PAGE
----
By 1966 he established the Latin American Solidarity Organisation (OLAS), basically a strategy house for revolutionary movements throughout the continent.

"The duty of a revolution is to make revolution," was its motto - and "Fidel," as he was already recognized to his left-wing enthusiasts all over the world, lived up to this words and more.

Castro was an enemy of the United States, ergo he was pro-Arab and anti-Israel. If Washington backed a capitalist right-wing regime, he would back its opponents, often as a proxy for the Soviet Union.

He sent soldiers to combat in disputes in Central America to Africa; between 1965-1979, numbers declared, 14,000 Cubans had died in Havana's international battles. 

No other nation has punched above its weight so widely, and for so long on the global stage.


Cuba's adjustment of ideological loyalty saw the import of the communist command economy, with all its failings and ineffectiveness. 

The revolution brought communism's political evils as well: the one-party state that tolerated no dissent, enacted gross human rights abuses, imprisoning as well as executing those who risked speaking up against it.

Yet Castro's variation of socialism had qualities also. Education and learning was significantly enhanced, and illiteracy - at 60% in the Batista years - was just about gotten rid of.

It's the same for state-supplied healthcare, currently offered to everyone.

The accomplishment was even more exceptional given the middle-class exodus and brain drain of the years after 1959, and the continued hostility of US presidents, propelled by an aggressive Cuban exile population based in politically vital Florida.

The hostility decreased under Jimmy Carter, only to magnify once more under Ronald Reagan, as a component of his campaign against worldwide communism.

Most damaging however would prove the revolution in Moscow. Mikhail Gorbachev had little time for Cuba and Fidel Castro; Boris Yeltsin, the first leader of the Russia that replaced the Soviet Union in 1991, had much less.

Times were desperate.

As Russian help ran out, the Cuban economy decreased by 40%. However Castro was above all a survivor - even what he called this "special period". 

Then a brand-new saviour showed up in the figure of Venezuela's new president Hugo Chavez, an anti-American nationalist like Castro, and more vital a resource of subsidised replacement oil and foreign money.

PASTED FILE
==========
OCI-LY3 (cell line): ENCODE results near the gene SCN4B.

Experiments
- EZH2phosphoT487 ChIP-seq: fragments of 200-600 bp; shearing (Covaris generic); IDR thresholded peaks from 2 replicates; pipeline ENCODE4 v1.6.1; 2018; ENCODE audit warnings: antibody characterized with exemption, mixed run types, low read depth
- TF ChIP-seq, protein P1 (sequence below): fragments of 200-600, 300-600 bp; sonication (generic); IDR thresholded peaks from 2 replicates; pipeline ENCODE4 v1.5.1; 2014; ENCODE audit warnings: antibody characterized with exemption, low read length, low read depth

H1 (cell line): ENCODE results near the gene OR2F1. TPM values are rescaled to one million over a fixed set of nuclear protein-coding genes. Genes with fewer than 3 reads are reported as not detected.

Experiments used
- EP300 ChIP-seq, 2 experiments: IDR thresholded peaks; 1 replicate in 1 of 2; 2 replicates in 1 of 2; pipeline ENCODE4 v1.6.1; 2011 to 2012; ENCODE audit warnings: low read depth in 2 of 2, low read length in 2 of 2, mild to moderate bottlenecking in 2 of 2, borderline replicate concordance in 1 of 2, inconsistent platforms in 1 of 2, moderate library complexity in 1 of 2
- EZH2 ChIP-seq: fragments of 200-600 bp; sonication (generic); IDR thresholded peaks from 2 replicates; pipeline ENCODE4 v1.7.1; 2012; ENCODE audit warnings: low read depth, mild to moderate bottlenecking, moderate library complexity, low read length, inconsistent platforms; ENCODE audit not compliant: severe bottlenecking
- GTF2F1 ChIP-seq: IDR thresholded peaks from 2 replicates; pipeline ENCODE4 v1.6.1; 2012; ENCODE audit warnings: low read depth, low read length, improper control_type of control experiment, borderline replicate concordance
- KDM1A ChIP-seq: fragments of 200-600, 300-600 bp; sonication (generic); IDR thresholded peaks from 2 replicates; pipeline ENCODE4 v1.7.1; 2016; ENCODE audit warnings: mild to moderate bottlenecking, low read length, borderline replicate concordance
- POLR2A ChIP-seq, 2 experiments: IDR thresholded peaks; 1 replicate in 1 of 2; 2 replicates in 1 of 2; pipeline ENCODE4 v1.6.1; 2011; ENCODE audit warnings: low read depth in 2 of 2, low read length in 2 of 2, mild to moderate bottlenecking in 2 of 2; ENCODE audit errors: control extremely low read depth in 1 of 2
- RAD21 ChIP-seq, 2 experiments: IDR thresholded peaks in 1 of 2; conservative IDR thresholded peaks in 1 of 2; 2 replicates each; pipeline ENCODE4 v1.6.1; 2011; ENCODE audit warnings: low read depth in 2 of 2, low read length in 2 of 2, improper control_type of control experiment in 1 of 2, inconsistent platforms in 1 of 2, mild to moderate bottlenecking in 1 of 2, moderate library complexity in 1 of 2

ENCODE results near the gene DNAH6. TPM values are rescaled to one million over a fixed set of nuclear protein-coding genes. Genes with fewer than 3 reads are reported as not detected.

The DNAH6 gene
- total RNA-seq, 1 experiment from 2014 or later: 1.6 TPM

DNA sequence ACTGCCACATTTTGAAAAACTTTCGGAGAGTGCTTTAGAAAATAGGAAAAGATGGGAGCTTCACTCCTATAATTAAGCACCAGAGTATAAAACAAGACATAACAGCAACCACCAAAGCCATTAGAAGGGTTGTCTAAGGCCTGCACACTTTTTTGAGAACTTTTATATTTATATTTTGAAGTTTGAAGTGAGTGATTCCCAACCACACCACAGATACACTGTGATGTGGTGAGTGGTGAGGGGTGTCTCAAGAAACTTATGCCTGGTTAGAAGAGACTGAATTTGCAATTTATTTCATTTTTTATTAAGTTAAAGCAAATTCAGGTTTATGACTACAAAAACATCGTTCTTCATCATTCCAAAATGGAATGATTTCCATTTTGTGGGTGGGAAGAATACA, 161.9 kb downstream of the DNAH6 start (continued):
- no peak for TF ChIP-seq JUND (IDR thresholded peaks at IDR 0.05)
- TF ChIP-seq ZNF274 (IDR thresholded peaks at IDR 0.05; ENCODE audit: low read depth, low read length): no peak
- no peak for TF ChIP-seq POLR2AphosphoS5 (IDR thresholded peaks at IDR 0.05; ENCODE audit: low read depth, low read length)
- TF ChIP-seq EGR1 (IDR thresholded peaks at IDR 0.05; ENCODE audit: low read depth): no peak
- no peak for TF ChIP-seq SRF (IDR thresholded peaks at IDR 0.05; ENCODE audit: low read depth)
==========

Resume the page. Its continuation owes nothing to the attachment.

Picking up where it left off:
However Castro, already well into his 70s, understood that Cuba's system needed to adapt in order to survive.

His policies came to be much more pragmatic. He could still supply a four-hour speech without notes, yet his frequent exhaustions now paved the way for business suits. He advertised tourism as a source of income, and looked more kindly on the Catholic Church.


The old revolutionary had softened, while numerous Latin American governments were moving leftward.

Only the hostility of the United States stayed unmitigated. Much was anticipated of Barack Obama, but he relaxed previous policies just at the margins.

Actually the United States had done greater than anyone to maintain Castro and the regime Washington so hated in power.

Time after time, America's heavy-handed persecution of the regime allowed him to align his nation against it, in order to play that nationalist, patriotic, card. Every failing could be blamed on the embargo and conspiracies managed by the CIA.

Whatever one's perception of Castro's approaches, there was no question he thought it was his unique goal to save his people.

His political hero was not Lenin, but Jose Marti, the 19th century rebel who thought for Cuba's freedom from Spain. Castro was no Marxist ideologist but a man defined by action, that would certainly explain Hemingway as his favorite author.

He was a womaniser, yet likewise Latin and Catholic too in his social conservatism, a challenger to abortion and gay rights.


Fidel Castro's death ruthlessness

Fidel Castro was dangerous in the political survival of his regime.

The headstrong enmity of the United States certainly helped; its hostility offered a timeless reason for Castro's approaches, perversely only serving to bolster support for him in Cuba.

One can wonder - how much more effective and devastating the regime might have been had free trade and normalised relations resumed?

However without the unmeaning assistance of the United States, Castro would certainly have been difficult to remove. His power was formidable, his hunger to control was limitless.

Neither will he be swiftly forgotten.

In a way, Castro and the socialism he brought in have certainly dissolved into just what Reagan called "the trashheap of history".

Yes, Cuba could have been freer and more flourishing had it been a liberal democracy. However Castro provided the nation self-respect.

His rejection to approve United States hegemony struck chords in Latin America and beyond.

Pre-Fidel Cuba had been little more than a banana republic. Under him, for good or bad, it mattered. Few nations, has ever punched over their weight for as long. And none have been so controlled by one human being.